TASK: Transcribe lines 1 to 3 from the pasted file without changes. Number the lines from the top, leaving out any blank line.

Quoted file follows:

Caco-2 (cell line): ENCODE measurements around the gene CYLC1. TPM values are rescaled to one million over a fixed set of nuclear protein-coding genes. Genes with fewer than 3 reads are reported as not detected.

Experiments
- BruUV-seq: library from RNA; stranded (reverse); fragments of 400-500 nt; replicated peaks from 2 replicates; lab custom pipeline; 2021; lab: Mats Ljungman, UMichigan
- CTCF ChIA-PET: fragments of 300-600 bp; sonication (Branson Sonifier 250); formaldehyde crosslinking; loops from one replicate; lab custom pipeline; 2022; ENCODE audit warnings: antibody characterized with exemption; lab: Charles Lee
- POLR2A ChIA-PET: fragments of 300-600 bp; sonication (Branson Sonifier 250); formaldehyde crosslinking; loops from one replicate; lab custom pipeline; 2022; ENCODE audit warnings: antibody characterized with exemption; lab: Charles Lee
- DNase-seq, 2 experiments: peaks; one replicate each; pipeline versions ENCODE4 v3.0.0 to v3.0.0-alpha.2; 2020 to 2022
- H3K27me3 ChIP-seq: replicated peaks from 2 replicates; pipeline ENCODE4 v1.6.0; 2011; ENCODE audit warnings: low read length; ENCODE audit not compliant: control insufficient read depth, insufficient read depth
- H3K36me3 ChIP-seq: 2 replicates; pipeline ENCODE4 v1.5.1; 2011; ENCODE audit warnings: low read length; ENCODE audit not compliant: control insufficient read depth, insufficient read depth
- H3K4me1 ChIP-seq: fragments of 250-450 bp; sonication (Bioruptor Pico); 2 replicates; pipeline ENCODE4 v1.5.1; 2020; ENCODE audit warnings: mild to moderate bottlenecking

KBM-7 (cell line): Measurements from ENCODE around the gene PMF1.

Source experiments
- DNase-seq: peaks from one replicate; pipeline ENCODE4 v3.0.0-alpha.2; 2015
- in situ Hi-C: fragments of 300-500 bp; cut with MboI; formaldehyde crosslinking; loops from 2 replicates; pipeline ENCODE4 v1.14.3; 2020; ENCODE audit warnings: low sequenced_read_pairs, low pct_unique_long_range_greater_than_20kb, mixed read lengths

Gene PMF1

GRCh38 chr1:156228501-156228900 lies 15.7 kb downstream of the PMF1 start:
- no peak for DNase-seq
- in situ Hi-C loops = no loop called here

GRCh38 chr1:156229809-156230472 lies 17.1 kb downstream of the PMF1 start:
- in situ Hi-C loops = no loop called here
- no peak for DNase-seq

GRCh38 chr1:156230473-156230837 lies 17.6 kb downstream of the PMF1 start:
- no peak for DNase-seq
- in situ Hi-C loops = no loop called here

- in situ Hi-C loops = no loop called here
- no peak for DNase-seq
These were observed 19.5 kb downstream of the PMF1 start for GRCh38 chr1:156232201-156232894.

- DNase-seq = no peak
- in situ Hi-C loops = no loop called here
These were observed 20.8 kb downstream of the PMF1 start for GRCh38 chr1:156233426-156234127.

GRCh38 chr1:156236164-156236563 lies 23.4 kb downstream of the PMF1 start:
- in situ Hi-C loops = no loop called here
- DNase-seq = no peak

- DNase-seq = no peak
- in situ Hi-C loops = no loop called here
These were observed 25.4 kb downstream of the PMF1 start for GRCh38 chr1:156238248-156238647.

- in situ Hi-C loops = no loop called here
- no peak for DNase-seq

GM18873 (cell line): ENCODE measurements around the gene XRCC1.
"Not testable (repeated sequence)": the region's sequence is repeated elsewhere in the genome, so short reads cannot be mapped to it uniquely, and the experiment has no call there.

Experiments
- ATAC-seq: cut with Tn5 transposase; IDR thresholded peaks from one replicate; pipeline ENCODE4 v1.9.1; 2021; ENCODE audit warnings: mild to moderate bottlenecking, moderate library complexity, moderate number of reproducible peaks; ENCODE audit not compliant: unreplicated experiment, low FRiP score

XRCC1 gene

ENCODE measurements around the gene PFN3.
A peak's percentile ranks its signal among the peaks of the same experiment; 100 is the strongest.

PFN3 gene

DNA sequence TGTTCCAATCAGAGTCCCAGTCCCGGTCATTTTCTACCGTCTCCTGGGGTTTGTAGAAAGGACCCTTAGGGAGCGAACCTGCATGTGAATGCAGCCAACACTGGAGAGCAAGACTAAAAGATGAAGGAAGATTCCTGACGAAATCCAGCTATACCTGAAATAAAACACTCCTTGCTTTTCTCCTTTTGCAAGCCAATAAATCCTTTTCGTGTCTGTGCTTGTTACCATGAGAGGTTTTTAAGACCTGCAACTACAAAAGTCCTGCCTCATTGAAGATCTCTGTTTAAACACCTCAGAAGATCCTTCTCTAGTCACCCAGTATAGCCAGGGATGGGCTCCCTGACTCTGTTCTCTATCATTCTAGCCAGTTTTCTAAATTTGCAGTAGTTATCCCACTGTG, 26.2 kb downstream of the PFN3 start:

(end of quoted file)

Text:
Caco-2 (cell line): ENCODE measurements around the gene CYLC1. TPM values are rescaled to one million over a fixed set of nuclear protein-coding genes. Genes with fewer than 3 reads are reported as not detected.

Experiments
- BruUV-seq: library from RNA; stranded (reverse); fragments of 400-500 nt; replicated peaks from 2 replicates; lab custom pipeline; 2021; lab: Mats Ljungman, UMichigan